For almost a month in her daily updates on the number of new COVID-19 cases in Egypt, Health Minister Hala Zayed linked all newly-announced cases either to people who had come into contact with previously confirmed cases, or to people returning from abroad. That phrasing was featured in each of the ministry’s daily press statements from March 6 through April 7.
During the initial period of the outbreak of the coronavirus pandemic in Egypt, the Health Ministry was using similar metrics to decide who would receive a coronavirus test, known as a polymerase chain reaction (PCR) test: either people returning from abroad, or people who were in contact with a previously confirmed case who were also exhibiting symptoms of COVID-19.
Zayed emphasized the state’s policy towards limited testing on March 27, saying “It’s wrong to test the entire population.”
But since April 8, when Zayed stopped identifying the source of new infections, the ministry reduced the requirements for a free PCR test to anyone exhibiting severe symptoms of COVID-19, especially pneumonia, regardless of whether they were in contact with a previously confirmed case or not.
Mada Masr spoke with doctors and nurses to understand the Health Ministry’s policies towards PCR testing and how it has played out on the ground, with medical workers on the front lines of the pandemic taking exceptional measures — sometimes circumventing protocol — in order to secure and conduct PCR tests.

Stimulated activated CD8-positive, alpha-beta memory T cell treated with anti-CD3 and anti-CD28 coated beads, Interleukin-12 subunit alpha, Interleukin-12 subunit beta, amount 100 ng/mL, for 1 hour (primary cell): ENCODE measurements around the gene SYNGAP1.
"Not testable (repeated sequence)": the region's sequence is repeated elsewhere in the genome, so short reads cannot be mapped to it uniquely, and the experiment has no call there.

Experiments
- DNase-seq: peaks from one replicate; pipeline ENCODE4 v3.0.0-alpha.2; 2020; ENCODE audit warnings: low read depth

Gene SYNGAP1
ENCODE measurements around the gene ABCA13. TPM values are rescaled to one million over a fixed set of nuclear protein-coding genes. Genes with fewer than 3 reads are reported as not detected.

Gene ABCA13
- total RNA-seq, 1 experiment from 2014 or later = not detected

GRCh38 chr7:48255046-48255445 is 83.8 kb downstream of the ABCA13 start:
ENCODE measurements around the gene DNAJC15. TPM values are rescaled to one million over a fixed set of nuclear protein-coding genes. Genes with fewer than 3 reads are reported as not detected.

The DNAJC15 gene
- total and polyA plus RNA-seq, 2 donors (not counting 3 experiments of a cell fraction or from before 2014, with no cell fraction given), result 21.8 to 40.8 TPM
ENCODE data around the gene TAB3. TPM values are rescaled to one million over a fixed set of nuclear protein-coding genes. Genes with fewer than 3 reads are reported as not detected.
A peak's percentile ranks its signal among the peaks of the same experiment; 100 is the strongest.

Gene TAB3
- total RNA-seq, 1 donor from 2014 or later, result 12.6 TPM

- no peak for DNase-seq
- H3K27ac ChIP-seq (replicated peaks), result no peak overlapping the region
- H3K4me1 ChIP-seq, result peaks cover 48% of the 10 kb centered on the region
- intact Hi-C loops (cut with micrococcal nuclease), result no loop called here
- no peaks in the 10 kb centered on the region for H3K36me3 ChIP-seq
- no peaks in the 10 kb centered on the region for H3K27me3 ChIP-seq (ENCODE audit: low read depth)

An evolving protocol
Ahmed Abdallah, a doctor at the Damietta Chest Hospital, says that after the number of confirmed cases in Egypt passed 1,000, the Health Ministry sent all hospitals a new protocol for running PCR tests. According to this new protocol, doctors needed to verify a combination of symptoms in suspected COVID-19 cases before authorizing a PCR test.
Patients first undergo a physical examination and have x-rays and lab work done. Doctors fill out a form authorizing a PCR test for patients with a high fever and a severe cough, and those whose x-rays show that they are suffering from pneumonia. Patients who complain of difficulty breathing or aches in the throat and chest but have inconclusive lab results are asked to return after two or three days for another examination, Abdallah says.
Before the total number of confirmed cases in Egypt passed 1,000, hospitals were using a points system to determine whether further lab tests were warranted, which could include a PCR test, according to Amir al-Bastaweesy, the head of cardio-thoracic surgery at Port Said’s Health Care Authority.